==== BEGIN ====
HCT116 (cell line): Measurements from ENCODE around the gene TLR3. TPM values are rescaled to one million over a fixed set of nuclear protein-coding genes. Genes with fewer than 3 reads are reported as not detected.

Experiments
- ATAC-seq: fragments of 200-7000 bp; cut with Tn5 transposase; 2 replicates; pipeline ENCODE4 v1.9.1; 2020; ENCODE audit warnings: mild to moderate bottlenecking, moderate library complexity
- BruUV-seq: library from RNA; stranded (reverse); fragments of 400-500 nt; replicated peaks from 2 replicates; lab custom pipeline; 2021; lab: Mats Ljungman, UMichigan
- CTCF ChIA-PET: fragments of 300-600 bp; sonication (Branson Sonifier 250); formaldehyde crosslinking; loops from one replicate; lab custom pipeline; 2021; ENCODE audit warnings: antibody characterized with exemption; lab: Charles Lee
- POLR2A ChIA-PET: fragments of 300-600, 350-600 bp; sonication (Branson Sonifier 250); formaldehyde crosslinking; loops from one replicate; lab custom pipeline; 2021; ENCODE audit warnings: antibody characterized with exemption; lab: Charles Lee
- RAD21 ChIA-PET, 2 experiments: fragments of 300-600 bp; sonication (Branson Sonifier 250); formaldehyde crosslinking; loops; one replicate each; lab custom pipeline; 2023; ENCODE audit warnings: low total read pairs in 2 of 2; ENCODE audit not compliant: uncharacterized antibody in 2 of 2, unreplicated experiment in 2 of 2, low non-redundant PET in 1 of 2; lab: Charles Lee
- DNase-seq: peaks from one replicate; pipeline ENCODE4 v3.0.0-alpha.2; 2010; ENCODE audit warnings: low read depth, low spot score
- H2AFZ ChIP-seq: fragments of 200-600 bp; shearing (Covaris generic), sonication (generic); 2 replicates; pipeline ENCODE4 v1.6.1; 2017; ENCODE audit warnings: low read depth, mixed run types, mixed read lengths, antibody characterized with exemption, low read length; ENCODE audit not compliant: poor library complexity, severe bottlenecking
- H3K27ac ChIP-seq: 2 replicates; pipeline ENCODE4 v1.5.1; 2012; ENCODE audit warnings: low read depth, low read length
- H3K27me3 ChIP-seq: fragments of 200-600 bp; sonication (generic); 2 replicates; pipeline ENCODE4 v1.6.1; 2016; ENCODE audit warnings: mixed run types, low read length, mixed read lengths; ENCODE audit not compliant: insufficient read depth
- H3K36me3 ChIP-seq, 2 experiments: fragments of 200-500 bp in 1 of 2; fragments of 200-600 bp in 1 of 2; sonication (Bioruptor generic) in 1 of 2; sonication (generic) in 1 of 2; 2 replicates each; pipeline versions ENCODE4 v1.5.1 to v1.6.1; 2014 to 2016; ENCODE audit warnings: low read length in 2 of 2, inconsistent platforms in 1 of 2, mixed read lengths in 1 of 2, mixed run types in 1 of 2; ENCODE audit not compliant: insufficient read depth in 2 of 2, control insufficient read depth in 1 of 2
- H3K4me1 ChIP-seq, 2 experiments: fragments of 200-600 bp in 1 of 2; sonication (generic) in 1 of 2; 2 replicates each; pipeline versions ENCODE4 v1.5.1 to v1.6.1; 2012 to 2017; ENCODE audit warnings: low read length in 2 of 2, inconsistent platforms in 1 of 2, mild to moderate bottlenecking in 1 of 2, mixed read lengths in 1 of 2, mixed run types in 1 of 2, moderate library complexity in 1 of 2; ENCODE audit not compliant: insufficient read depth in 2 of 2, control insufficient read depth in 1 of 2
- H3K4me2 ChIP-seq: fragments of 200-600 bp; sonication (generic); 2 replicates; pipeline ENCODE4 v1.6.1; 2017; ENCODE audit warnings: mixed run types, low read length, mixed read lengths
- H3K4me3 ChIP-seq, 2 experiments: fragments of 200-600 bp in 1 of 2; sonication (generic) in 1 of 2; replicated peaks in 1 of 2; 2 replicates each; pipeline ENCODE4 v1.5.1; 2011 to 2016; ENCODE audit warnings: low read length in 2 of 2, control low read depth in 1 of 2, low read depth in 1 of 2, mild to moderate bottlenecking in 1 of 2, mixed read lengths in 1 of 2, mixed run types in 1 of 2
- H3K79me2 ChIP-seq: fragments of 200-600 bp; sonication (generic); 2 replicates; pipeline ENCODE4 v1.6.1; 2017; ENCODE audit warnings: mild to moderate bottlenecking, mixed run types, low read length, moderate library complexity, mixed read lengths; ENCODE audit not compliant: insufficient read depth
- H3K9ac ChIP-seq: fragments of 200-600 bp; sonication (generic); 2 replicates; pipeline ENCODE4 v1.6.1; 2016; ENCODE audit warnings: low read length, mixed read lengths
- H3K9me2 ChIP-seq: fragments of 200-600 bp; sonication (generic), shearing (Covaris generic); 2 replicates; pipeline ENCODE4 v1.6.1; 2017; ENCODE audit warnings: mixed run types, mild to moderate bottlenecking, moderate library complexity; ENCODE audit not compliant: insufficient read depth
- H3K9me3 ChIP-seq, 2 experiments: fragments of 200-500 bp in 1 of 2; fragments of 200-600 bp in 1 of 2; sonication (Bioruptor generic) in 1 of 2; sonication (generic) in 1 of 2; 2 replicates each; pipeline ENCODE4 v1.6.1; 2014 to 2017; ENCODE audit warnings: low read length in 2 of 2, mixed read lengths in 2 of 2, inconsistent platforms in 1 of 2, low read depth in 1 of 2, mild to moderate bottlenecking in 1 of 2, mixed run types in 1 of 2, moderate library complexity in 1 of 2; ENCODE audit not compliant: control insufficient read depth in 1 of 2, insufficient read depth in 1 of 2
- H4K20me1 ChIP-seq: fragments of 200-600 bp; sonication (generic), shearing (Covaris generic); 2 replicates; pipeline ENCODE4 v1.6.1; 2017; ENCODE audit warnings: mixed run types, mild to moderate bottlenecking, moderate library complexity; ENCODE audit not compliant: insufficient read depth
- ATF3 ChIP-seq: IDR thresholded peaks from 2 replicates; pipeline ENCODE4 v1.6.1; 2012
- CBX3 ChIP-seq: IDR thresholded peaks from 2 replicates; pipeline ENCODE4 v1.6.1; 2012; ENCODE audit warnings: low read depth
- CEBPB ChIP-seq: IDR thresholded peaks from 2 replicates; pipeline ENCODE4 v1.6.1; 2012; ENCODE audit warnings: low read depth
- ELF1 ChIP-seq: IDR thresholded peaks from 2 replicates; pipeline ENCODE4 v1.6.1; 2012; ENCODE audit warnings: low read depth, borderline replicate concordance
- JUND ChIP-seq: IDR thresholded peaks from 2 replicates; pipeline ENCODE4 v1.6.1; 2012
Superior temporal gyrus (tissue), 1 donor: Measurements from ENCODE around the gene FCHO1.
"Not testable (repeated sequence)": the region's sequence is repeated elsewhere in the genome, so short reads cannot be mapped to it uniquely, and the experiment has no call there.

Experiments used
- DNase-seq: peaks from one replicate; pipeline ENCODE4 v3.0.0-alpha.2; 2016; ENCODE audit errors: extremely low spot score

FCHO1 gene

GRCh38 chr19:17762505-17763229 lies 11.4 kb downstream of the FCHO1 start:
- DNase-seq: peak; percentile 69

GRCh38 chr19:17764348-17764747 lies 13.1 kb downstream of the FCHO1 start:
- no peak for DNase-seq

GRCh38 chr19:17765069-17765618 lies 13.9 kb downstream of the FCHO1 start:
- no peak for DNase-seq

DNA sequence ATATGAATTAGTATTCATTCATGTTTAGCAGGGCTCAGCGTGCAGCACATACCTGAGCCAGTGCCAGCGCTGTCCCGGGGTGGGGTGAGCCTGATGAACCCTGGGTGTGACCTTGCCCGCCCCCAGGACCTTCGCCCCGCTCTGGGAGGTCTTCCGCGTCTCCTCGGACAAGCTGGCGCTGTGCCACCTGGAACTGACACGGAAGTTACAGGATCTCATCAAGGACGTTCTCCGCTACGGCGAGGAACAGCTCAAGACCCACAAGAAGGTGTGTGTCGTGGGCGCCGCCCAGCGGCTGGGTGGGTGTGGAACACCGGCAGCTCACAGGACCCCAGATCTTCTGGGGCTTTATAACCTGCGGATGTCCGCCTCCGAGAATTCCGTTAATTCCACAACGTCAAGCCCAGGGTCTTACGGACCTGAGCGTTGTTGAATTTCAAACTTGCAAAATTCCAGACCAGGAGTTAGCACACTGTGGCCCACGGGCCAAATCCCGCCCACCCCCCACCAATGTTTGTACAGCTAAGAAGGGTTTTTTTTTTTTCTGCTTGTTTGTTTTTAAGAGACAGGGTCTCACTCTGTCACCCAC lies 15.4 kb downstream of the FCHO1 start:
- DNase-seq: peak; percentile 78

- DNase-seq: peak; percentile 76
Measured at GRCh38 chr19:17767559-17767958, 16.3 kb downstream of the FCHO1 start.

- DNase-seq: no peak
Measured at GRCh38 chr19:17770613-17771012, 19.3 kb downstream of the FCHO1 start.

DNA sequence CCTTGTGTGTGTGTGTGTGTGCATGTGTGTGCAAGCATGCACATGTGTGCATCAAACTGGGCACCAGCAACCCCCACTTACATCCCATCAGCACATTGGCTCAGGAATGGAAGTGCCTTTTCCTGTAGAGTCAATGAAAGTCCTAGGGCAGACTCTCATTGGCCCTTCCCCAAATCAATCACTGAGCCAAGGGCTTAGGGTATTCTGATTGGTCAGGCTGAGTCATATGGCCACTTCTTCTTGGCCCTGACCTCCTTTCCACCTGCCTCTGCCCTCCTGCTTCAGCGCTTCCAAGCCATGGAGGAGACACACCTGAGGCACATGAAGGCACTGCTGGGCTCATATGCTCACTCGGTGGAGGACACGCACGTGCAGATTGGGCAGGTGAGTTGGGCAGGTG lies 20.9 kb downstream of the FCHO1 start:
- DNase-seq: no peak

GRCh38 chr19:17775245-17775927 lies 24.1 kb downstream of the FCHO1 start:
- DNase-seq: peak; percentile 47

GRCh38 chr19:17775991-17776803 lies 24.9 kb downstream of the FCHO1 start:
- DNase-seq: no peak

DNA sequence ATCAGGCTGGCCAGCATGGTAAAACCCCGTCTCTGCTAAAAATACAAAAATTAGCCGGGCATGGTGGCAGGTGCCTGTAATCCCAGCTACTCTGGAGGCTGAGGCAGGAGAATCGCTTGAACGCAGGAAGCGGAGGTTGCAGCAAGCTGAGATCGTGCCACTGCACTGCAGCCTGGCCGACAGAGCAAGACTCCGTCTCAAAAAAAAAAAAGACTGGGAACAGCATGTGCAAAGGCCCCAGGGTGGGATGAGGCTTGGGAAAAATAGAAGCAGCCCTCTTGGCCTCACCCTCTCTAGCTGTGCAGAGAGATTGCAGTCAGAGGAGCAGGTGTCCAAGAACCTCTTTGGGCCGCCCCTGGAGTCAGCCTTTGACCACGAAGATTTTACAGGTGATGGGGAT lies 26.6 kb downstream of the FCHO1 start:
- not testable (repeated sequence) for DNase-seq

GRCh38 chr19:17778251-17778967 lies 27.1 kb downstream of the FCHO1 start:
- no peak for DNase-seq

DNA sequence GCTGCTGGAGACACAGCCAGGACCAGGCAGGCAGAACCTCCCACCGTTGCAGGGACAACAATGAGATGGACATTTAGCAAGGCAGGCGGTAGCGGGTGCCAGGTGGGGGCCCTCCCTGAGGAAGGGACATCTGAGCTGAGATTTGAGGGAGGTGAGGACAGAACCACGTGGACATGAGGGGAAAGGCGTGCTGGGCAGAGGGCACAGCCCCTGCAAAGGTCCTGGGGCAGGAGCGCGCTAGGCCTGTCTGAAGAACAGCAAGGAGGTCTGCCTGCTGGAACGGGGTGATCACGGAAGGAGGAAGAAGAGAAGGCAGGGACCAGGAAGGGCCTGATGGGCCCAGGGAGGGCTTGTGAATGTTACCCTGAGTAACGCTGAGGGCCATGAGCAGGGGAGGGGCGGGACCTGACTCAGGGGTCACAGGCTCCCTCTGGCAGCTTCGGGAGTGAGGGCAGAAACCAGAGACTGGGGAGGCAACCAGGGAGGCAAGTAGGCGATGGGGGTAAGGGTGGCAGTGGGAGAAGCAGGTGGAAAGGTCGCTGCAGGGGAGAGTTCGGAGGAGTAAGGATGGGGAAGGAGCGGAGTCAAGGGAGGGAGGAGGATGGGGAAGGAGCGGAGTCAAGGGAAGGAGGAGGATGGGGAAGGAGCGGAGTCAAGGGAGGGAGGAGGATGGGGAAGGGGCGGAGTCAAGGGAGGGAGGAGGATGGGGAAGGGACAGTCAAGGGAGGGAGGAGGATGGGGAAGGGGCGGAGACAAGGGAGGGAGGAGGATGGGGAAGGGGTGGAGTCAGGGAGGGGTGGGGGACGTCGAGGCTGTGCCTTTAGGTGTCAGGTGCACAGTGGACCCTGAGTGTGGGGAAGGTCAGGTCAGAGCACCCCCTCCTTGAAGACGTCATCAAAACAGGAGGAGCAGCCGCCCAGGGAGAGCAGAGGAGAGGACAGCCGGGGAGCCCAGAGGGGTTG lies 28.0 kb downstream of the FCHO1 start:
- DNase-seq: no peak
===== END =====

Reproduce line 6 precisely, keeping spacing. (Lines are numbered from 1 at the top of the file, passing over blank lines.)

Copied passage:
- POLR2A ChIA-PET: fragments of 300-600, 350-600 bp; sonication (Branson Sonifier 250); formaldehyde crosslinking; loops from one replicate; lab custom pipeline; 2021; ENCODE audit warnings: antibody characterized with exemption; lab: Charles Lee